What is Domestic Violence?
Domestic violence is a national crisis that affects all cultural, religious, socioeconomic and ethnic backgrounds and poses a threat to the safety and security of victims and their families across the United States. Research shows that lacking financial knowledge and resources are the main reasons why victims of domestic violence return to or remain in relationships with their abusers. This type of abuse - called financial abuse - affects tens of thousands of women each year.
The statistics are staggering:
- 1 in 4 women report experiencing domestic violence in their lifetimes.i
- Financial security is the number one predictor of whether or not a victim of domestic violence will get free and stay free from abuse.ii
- 2 million injuries and 1,300 deaths are caused each year as a result of domestic violence.iii
- All cultural, religious, socioeconomic and ethnic backgrounds are affected by domestic violence.iv
- Nearly 2.2 million people called local and national domestic violence hotlines in 2004.v
- More than 1.35 million people accessed domestic violence victim services in 2005.vi
- The 2009 Allstate Foundation National Poll revealed over 75% of Americans believe the recent economic downturn further strained domestic violence victims and survivors.
- 67% of Americans believe the poor economy has caused an increase in domestic violence.vii
Physical abuse is the type of domestic violence most commonly discussed. But, economic abuse, using finances as a tool of power and control, happens just as frequently.
- 74% of Americans personally know someone who is or has been abused.viii However, 75% Americans also fail to connect domestic violence with economic abuse.ix
Approximately 6 out of 10 Americans strongly agree that the lack of money and a steady income is often a challenge faced by a survivor of domestic violence when leaving her/his abuser.
- Over $5.8 billion each year is spent on health-related costs of domestic violence.xi
- Nearly 8 million days of paid work each year is lost due to domestic violence issues—the equivalent of more than 32,000 full-time jobs.xii
- 96% of domestic violence victims who are employed experience problems at work due to abuse.xiii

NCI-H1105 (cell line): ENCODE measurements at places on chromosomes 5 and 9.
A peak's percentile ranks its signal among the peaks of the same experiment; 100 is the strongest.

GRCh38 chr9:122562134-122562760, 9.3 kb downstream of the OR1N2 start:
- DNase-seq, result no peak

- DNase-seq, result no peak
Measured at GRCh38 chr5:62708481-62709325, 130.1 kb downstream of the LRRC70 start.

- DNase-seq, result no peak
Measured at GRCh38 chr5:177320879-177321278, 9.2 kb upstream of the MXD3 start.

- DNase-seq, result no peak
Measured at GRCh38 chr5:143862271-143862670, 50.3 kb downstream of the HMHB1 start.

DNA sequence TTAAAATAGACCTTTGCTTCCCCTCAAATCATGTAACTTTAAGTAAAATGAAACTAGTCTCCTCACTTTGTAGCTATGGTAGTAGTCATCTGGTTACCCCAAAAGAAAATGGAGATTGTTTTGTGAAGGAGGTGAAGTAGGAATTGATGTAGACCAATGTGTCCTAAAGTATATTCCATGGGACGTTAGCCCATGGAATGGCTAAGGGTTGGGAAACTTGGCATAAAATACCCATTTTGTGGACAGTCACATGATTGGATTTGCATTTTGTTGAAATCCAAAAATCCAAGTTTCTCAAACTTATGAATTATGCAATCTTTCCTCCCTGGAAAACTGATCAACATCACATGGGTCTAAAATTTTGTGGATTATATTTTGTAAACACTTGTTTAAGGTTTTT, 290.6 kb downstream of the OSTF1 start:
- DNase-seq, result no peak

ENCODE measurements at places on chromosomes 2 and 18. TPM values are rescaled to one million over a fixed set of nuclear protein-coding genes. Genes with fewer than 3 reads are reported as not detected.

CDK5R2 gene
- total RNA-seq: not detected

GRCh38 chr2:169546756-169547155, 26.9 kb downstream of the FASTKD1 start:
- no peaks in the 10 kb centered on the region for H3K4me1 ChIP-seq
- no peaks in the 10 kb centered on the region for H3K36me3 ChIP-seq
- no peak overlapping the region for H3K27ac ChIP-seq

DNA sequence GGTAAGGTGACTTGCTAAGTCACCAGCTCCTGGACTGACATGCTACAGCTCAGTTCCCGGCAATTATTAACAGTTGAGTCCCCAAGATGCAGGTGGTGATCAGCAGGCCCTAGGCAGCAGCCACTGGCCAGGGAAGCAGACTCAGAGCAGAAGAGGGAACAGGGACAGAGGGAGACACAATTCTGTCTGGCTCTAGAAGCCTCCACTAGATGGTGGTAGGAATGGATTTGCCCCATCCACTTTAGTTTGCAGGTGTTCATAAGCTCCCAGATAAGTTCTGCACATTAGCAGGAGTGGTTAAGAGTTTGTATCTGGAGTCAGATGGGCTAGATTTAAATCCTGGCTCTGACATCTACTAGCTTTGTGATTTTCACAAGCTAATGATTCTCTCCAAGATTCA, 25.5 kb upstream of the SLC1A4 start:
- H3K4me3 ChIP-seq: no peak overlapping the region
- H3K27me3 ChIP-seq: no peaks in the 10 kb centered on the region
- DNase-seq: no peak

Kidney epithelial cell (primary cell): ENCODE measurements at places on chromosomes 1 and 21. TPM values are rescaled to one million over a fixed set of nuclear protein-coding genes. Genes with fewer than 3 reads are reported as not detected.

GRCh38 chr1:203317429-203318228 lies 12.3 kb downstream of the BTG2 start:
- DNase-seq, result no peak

- 33% of all police time is spent responding to domestic disturbance calls.xiv
- 57% of cities cite domestic violence against women and children as the top cause of homelessness.xv
Find more domestic violence statistics at ClickToEmpower.org.
i The Centers for Disease Control and Prevention and the National Institute of Justice; U.S. Department of Justice – Extent, Nature, and Consequences of Intimate Partner Violence; July 2000
ii Integrating Asset-Building Strategies into Domestic Violence Advocacy,” Clearinghouse Review, Journal of Poverty Law and Policy, July-August 2009 rpt. in Deborah K. Anderson & Daniel G. Saunders, “Leaving an Abusive Partner: An Empirical Review of Predictors, the Process of Leaving, and the Psychological Well-being,” 4 Trauma, Violence, & Abuse 163 (2003); Ola W. Barnett, “Why Battered Women Do Not Leave: Part 1: External Inhibiting Factors Within Society, 1 Trauma, Violence, & Abuse” 343 (2000).
iii The Centers for Disease Control and Prevention National Center for Injury Prevention and Control; Costs of intimate partner violence against women in the United States; April 2003
iv National Domestic Violence Hotline; Fact sheet on Domestic Violence and Special Populations; ndvh.org/dvInfo.html#spec
v National Network to End Domestic Violence; Communities Across the Nation, Lack of Funding for Services for Abused Women and Children; 2004
vi National Network to End Domestic Violence; Communities Across the Nation; 2004
vii The Allstate Foundation “Crisis: Economics and Domestic Violence” poll, May 2009
viii Murphy Marketing Research, The Allstate Foundation National Poll on Domestic Violence, June 2006
xiv The Allstate Foundation “Crisis: Economics and Domestic Violence” poll, May 2009
X Murphy Marketing Research, The Allstate Foundation National Poll on Domestic Violence, June 2006
vii The Centers for Disease Control and Prevention National Center for Injury Prevention and Control; Costs; April 2003
viii The Centers for Disease Control and Prevention National Center for Injury Prevention and Control; Costs; April 2003
ix American Institute on Domestic Violence; 2001
x National Center on Women & Family Law; Battered Women: The Facts; 1996
xi The United States Conference of Mayors; A Status Report on Hunger and Homelessness in America’s Cities; December 1999